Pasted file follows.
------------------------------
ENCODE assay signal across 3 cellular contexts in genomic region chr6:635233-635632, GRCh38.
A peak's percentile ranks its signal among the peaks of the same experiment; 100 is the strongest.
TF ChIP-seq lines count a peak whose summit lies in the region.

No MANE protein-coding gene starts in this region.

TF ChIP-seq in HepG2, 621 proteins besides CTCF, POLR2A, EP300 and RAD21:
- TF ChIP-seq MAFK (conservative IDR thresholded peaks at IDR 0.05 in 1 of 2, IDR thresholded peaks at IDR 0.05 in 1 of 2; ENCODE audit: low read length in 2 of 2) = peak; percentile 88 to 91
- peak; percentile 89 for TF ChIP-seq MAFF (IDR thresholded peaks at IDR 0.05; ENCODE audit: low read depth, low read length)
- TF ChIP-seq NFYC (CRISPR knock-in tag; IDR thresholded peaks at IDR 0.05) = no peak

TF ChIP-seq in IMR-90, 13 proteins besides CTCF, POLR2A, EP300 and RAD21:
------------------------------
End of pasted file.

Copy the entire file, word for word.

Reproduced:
ENCODE assay signal across 3 cellular contexts in genomic region chr6:635233-635632, GRCh38.
A peak's percentile ranks its signal among the peaks of the same experiment; 100 is the strongest.
TF ChIP-seq lines count a peak whose summit lies in the region.

No MANE protein-coding gene starts in this region.

TF ChIP-seq in HepG2, 621 proteins besides CTCF, POLR2A, EP300 and RAD21:
- TF ChIP-seq MAFK (conservative IDR thresholded peaks at IDR 0.05 in 1 of 2, IDR thresholded peaks at IDR 0.05 in 1 of 2; ENCODE audit: low read length in 2 of 2) = peak; percentile 88 to 91
- peak; percentile 89 for TF ChIP-seq MAFF (IDR thresholded peaks at IDR 0.05; ENCODE audit: low read depth, low read length)
- TF ChIP-seq NFYC (CRISPR knock-in tag; IDR thresholded peaks at IDR 0.05) = no peak

TF ChIP-seq in IMR-90, 13 proteins besides CTCF, POLR2A, EP300 and RAD21: